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The next information revolution will be 100 times bigger than the Internet

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Ambarish is cofounder and CEO of Blippar. You can follow him on Twitter.

Every day I see something I want to know more about, something I can experience at a deeper level, and share with my friends and family. I’m hardly alone in that; the average citizen of any connected country is an avid consumer, seeker, and sharer of information — driving over 5.7 billion Google searches each day. But what happens when you see something you can’t describe? Or when you encounter something you can’t accurately communicate to a friend, let alone a search engine?

Sadly, the platforms and tools of the current age of information aren’t much help when trying to learn about . They restrict our ability to learn more about things we cannot describe with words. And while the Internet has powered a new era of human networking and intelligence, the first information revolution fell short of realizing the potential of technology to provide us with the keys we need to fully unlock the world around us in any given moment. This isn’t a new development. Throughout history, our ability to express curiosity for the world around us has been limited only by the technology available.

In today’s age of information, mobile devices and global connectivity have brought an impressive amount of knowledge to our very fingertips. The Internet and powerful text search tools enabled us to discover nearly everything about anything we can describe with words – any text that can be typed into a search engine. But words cannot express the reality of the entire human experience. That said, for all our advancements, the human experience remains largely driven by sight, as it has for millennia. Unsurprisingly, eyeballs have always had a shorter path to the brain than any other sense. And, our ability to quickly derive information and make decisions based on visual data evolved far before our ability to understand language and invent the alphabet.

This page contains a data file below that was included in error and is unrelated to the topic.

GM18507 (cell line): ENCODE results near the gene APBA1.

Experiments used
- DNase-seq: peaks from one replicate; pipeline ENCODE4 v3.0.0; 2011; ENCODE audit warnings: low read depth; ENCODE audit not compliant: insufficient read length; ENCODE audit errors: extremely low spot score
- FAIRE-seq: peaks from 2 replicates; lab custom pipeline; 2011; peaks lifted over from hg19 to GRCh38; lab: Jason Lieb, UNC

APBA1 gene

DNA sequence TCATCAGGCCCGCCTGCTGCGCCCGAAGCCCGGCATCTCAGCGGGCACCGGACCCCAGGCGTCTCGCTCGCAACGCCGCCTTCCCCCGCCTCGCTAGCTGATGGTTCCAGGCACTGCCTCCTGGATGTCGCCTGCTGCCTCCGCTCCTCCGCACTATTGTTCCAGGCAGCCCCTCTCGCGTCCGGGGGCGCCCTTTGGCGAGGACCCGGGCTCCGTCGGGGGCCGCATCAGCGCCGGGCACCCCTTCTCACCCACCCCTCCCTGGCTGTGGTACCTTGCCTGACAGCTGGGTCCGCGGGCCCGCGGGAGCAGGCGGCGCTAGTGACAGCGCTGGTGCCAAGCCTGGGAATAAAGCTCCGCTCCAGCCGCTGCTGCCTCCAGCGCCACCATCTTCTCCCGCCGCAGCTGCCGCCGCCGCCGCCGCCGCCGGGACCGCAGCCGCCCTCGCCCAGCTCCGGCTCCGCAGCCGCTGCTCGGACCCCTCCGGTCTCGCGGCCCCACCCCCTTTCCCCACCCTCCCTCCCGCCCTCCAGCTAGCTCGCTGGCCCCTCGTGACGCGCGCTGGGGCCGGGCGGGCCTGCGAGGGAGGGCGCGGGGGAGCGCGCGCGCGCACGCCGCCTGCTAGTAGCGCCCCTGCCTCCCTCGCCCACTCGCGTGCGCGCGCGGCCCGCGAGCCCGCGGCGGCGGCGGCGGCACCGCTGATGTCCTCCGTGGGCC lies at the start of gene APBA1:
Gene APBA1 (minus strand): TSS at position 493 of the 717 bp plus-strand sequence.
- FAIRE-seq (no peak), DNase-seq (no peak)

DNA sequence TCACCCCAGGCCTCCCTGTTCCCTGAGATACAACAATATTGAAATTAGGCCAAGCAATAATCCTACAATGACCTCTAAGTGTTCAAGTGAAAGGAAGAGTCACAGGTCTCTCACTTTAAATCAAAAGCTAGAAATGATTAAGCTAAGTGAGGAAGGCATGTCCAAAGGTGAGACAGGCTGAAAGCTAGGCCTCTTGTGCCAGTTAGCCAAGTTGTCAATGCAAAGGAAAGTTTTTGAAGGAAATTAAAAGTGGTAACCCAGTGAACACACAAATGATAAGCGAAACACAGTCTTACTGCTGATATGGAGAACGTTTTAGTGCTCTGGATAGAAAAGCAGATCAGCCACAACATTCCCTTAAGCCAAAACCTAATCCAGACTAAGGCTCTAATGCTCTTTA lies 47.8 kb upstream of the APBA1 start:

When the next information revolution arrives, it must then open the door to the physical, visual world and enable people to quickly discover contextual information about the objects and images around them. The future of discovery will be pointing at things we’re curious about and learning relevant information without even having to ask a question. This revolution will transform how we access shared knowledge and impact nearly every aspect of our lives at home and in the workplace.

Revolution is coming, and soon.

Fortunately (and excitingly), this revolution is going to happen much more quickly than many realize. New technologies like image recognition, wearable hardware, machine learning, and augmented/virtual reality have created an ecosystem capable of bringing us closer to a world in which information isn’t just at our fingertips, but accessible through every shape and form around us.

This is the “Internet on Things” — an environment in which information is autonomously accessed in real-time, immediately upon encountering and interacting with something in the world. Unlike the often referenced “Internet of Things,” technology from the Internet on Things isn’t embedded within an object. Instead, the object itself is the key that allows another platform to find and deliver associated data, unlocking relevant information and experiences.

The potential applications for such technology are undoubtedly exciting. But are we ready? A revolution, after all, is inherently disruptive — in the truest sense of the word, not the buzzword bandied about today’s tech community. While the Internet on Things will undoubtedly have a positive, transformative effect on the lives of average consumers, it will pull the rug out from under a range of established companies and create new business practices in virtually every industry.

To get a sense of the far-ranging implications of a new information revolution, we can consider the massive shift the search business drove in the wake of mainstream Internet adoption. As PCs became cheaper and connectivity improved, millions of consumers needed a better way to access the wealth of information that was now available within their homes and offices. In meeting that need, the search industry established the infrastructure that is today continuing to disrupt everything from print advertising to brick & mortar retail.